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Impact of manipulation of glycerol/diol dehydratase activity on intestinal microbiota ecology and metabolism

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DOI

  • Alejandro Ramirez Garcia, Swiss Federal Institute of Technology Zurich
  • ,
  • Jianbo Zhang, Swiss Federal Institute of Technology Zurich, Massachusetts Institute of Technology
  • ,
  • Anna Greppi, Swiss Federal Institute of Technology Zurich
  • ,
  • Florentin Constancias, Swiss Federal Institute of Technology Zurich
  • ,
  • Esther Wortmann, Swiss Federal Institute of Technology Zurich
  • ,
  • Muriel Wandres, Swiss Federal Institute of Technology Zurich
  • ,
  • Katherine Hurley, Swiss Federal Institute of Technology Zurich
  • ,
  • Alberto Pascual-García, Swiss Federal Institute of Technology Zurich
  • ,
  • Hans Joachim Ruscheweyh, Swiss Federal Institute of Technology Zurich
  • ,
  • Shana J. Sturla, Swiss Federal Institute of Technology Zurich
  • ,
  • Christophe Lacroix, Swiss Federal Institute of Technology Zurich
  • ,
  • Clarissa Schwab

Glycerol/diol dehydratases (GDH) are enzymes that catalyse the production of propionate from 1,2-propanediol, and acrolein from glycerol. Acrolein reacts with dietary carcinogenic heterocyclic amines (HCA), reducing HCA mutagenicity, but is itself also an antimicrobial agent and toxicant. Gut microbial GDH activity has been suggested as an endogenous acrolein source; however, there is limited information on the potential of the intestinal microbiota to have GDH activity, and what impact it can have on the intestinal ecosystem and host health. We hypothesized that GDH activity of gut microbiota is determined by the abundance and distribution of GDH-active taxa and can be enhanced by supplementation of the GDH active Anaerobutyricum hallii, and tested this hypothesis combining quantitative profiling of gdh, model batch fermentations, microbiota manipulation, and kinetic modelling of acrolein formation. Our results suggest that GDH activity is a common trait of intestinal microbiota shared by a few taxa, which was dependent on overall gdh abundance. Anaerobutyricum hallii was identified as a key taxon in GDH metabolism, and its supplementation increased the rate of GDH activity and acrolein release, which enhanced the transformation of HCA and reduced fermentation activity. The findings of this first systematic study on acrolein release by intestinal microbiota indicate that dietary and microbial modulation might impact GDH activity, which may influence host health.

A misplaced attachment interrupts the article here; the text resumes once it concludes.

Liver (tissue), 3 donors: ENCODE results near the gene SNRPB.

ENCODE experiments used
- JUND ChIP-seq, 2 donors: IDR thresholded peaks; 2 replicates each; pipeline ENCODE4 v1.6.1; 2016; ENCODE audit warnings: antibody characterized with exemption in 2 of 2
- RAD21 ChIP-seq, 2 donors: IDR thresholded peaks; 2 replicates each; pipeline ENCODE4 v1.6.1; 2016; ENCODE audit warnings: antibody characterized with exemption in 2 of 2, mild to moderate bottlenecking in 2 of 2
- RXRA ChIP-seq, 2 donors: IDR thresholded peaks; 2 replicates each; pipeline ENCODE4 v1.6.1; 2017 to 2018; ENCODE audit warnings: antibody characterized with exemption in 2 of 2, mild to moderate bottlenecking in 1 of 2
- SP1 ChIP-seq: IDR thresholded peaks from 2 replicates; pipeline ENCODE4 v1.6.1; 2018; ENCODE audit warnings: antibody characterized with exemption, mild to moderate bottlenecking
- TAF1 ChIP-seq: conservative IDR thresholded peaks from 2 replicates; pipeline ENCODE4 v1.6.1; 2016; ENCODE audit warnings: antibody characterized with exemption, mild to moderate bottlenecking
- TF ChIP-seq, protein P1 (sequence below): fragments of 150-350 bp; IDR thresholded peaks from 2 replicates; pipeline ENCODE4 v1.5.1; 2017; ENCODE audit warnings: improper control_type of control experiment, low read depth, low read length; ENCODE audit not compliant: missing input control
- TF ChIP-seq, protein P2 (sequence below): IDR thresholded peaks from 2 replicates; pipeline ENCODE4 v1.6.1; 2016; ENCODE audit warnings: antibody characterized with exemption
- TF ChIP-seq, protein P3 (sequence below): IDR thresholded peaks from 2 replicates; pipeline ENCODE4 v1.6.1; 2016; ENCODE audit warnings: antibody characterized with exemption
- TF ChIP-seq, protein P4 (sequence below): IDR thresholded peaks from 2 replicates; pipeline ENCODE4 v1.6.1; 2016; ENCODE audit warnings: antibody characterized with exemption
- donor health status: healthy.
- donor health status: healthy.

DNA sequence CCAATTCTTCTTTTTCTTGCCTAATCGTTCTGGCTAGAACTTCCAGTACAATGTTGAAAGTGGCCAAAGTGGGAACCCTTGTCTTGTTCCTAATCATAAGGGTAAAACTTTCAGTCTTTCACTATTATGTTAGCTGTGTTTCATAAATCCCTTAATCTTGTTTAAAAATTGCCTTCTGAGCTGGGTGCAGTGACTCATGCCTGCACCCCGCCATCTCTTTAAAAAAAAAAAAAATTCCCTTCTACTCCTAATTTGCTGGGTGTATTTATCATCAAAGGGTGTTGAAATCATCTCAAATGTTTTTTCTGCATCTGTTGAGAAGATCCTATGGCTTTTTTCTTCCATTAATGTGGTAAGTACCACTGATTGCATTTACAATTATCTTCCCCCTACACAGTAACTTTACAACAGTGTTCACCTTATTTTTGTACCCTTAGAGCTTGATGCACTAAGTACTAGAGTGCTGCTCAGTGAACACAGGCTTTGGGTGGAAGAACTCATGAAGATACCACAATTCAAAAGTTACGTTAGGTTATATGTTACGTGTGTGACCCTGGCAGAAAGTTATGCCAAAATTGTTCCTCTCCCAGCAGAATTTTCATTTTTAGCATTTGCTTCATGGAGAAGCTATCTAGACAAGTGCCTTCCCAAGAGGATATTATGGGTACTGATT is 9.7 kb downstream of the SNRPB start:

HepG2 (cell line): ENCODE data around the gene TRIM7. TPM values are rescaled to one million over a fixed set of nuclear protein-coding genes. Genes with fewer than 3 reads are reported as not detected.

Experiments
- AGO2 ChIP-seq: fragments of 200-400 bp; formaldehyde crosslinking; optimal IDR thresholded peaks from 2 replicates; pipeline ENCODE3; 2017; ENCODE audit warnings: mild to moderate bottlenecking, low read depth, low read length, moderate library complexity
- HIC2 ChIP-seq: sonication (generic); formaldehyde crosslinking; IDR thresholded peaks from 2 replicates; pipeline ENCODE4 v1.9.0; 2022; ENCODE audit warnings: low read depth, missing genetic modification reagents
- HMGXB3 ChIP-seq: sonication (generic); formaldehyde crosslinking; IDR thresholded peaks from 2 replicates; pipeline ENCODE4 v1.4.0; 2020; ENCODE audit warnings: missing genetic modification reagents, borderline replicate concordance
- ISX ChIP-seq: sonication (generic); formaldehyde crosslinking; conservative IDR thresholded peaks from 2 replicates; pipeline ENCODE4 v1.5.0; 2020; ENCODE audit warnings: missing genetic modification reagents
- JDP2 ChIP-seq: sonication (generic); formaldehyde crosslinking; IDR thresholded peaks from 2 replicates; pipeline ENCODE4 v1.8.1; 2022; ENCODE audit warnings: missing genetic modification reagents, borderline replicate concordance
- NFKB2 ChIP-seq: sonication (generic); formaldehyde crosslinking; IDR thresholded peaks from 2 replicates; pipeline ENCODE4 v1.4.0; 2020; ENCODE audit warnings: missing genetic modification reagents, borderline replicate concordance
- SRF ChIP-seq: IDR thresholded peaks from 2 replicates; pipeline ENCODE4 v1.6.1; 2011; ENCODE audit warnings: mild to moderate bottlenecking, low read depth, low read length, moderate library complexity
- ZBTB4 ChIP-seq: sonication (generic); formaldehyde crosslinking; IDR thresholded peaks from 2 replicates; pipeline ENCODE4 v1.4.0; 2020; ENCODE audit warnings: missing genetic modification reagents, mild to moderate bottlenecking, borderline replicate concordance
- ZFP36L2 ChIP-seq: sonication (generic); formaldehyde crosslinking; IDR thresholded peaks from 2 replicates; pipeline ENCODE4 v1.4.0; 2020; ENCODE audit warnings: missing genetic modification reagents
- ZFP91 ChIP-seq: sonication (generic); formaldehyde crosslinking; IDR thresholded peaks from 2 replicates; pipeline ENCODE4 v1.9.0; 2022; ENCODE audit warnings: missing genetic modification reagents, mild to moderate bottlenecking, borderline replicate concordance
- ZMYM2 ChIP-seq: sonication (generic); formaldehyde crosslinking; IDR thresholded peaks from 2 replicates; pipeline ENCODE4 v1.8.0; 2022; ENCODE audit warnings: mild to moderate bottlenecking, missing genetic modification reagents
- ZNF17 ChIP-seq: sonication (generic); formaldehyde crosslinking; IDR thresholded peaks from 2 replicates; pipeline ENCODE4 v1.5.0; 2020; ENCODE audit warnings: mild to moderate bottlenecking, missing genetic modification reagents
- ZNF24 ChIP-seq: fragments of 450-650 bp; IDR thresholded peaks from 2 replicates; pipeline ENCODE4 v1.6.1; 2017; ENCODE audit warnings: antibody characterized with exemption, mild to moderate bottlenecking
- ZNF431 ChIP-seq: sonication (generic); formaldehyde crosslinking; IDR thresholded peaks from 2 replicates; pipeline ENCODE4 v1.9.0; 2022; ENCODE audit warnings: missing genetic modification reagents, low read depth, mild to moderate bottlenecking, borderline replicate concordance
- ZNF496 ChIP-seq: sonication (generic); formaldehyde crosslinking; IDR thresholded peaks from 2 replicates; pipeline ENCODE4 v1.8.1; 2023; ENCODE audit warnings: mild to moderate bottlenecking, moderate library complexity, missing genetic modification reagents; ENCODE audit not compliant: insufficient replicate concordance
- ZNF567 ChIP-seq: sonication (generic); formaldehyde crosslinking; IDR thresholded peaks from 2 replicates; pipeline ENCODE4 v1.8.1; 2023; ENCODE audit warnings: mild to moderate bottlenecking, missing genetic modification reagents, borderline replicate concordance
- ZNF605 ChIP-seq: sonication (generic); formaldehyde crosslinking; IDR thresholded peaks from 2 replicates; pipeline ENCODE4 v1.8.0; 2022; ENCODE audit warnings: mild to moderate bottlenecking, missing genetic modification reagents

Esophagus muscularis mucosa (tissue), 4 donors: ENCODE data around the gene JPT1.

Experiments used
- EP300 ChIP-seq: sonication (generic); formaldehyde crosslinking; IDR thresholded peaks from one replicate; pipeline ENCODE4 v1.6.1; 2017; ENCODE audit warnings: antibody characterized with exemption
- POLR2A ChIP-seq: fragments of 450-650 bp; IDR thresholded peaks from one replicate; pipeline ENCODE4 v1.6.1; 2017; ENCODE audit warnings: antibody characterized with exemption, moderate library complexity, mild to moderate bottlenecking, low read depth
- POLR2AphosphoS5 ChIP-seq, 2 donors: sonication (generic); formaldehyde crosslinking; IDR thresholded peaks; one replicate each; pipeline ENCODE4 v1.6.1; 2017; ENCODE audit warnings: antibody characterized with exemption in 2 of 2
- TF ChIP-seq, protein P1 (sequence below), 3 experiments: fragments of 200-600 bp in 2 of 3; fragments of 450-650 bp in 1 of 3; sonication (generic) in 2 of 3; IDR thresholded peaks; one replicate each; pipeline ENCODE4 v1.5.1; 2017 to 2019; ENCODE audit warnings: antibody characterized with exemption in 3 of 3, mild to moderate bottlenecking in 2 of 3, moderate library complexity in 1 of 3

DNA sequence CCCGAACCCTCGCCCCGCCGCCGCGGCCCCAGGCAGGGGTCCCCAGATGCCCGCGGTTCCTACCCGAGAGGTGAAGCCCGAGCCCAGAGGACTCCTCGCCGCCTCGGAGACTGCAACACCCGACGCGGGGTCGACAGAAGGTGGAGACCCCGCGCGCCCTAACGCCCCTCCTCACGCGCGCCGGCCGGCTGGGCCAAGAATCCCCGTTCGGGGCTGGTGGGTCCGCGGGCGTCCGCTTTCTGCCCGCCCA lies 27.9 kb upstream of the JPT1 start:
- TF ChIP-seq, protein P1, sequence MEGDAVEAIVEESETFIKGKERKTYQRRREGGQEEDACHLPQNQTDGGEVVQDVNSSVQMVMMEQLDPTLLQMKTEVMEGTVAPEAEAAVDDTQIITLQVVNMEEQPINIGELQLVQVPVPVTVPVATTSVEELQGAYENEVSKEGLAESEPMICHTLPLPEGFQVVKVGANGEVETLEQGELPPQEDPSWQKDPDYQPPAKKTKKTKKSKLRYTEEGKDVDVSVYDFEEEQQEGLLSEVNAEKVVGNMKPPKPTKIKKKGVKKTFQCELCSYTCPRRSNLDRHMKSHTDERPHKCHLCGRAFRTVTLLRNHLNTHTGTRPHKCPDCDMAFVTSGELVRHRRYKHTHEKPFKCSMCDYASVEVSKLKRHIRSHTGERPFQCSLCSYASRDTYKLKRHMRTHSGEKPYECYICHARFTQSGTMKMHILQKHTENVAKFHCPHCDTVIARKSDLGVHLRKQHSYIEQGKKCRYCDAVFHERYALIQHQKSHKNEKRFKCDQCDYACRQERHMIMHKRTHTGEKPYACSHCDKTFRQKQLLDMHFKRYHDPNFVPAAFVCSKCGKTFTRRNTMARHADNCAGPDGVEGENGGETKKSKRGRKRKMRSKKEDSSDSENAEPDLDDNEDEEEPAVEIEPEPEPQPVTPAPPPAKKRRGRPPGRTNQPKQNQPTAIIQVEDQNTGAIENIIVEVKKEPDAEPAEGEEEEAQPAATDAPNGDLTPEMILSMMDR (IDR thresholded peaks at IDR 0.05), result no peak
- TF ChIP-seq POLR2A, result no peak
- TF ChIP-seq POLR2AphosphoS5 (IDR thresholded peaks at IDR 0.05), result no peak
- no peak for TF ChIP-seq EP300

Original languageEnglish
JournalEnvironmental Microbiology
Volume23
Issue3
Pages (from-to)1765-1779
Number of pages15
ISSN1462-2912
DOIs
Publication statusPublished - Mar 2021

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© 2021 Society for Applied Microbiology and John Wiley & Sons Ltd.

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